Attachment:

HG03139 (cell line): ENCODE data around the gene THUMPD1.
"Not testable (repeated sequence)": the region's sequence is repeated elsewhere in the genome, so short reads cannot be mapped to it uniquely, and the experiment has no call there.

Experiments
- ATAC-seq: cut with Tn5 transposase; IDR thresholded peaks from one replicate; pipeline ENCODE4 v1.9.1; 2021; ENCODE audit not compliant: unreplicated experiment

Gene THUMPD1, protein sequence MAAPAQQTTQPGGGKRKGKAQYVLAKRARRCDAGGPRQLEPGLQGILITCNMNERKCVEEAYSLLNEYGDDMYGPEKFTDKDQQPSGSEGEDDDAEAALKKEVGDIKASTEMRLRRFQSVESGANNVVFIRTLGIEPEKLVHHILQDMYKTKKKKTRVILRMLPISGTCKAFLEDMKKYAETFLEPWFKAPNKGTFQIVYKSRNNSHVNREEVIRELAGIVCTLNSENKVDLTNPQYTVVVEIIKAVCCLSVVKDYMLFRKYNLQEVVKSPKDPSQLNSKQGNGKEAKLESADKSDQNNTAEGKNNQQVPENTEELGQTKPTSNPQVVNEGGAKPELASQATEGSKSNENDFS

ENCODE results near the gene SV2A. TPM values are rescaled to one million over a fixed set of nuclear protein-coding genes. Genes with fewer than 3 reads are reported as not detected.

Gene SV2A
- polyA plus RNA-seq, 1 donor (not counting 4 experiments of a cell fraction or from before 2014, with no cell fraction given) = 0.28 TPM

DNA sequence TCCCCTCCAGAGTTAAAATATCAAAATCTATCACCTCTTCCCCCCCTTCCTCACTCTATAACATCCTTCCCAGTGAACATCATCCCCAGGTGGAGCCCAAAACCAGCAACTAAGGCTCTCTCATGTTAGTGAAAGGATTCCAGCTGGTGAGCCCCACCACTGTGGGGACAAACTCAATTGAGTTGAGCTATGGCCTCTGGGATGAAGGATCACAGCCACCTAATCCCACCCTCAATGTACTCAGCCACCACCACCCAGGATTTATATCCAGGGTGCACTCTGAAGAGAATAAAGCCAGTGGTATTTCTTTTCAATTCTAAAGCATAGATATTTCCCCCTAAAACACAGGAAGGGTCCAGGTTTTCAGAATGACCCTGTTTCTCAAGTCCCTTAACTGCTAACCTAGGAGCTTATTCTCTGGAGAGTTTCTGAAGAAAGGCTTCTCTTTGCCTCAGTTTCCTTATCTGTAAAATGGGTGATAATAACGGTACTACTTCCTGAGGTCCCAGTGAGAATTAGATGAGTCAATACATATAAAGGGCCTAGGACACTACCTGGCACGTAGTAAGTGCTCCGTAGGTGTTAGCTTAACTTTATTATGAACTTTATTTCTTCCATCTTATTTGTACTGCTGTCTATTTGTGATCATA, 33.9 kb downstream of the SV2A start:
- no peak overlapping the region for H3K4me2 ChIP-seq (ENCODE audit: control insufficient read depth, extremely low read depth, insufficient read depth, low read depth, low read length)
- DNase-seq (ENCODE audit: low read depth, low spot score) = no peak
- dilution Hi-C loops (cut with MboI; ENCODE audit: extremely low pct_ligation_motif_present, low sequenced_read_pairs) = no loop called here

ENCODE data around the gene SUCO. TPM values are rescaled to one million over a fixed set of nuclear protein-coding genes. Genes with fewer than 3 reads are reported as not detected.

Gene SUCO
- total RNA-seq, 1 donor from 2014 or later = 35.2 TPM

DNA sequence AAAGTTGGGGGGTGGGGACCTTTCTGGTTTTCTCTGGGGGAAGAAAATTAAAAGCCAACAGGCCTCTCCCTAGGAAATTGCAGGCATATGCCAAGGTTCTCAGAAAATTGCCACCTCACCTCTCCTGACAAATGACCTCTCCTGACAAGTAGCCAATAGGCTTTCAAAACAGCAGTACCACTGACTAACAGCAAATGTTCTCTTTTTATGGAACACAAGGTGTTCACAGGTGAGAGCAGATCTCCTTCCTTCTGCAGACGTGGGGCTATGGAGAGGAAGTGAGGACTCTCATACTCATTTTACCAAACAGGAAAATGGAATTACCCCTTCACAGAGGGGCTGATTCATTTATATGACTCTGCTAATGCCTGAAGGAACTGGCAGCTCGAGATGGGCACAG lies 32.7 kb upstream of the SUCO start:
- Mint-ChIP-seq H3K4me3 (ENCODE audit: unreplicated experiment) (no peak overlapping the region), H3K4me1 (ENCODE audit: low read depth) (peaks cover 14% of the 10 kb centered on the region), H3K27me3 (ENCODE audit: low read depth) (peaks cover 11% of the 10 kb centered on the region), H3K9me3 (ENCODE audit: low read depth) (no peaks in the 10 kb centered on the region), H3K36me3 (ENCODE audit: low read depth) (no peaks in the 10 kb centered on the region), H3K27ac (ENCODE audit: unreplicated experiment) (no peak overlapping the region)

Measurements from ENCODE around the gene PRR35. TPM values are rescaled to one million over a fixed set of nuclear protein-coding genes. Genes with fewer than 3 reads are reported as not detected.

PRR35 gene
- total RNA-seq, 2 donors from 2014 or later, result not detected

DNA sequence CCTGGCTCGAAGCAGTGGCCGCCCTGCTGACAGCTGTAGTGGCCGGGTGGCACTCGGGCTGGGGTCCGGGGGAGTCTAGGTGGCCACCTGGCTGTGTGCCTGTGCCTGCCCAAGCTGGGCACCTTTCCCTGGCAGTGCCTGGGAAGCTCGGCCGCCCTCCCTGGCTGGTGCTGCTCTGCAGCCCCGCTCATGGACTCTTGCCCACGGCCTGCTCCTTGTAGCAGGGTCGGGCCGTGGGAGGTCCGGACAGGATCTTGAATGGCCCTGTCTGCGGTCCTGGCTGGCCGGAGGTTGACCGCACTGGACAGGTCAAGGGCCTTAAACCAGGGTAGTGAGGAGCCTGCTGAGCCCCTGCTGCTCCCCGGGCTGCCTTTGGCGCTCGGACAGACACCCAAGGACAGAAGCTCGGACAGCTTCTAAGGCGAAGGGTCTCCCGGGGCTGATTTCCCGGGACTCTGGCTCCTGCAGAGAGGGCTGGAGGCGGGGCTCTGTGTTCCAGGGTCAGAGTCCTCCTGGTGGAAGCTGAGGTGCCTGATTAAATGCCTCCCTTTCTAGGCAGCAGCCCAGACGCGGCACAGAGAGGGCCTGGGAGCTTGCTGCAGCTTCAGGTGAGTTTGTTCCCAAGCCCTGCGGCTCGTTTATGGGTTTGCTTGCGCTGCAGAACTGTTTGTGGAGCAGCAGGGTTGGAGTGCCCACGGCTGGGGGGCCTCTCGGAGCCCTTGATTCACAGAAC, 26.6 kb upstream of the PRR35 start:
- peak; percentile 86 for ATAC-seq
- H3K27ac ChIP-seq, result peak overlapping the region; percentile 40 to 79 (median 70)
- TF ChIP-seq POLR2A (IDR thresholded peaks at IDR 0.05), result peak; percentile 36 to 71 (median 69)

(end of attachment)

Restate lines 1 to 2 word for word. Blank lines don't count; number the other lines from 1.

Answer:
HG03139 (cell line): ENCODE data around the gene THUMPD1.
"Not testable (repeated sequence)": the region's sequence is repeated elsewhere in the genome, so short reads cannot be mapped to it uniquely, and the experiment has no call there.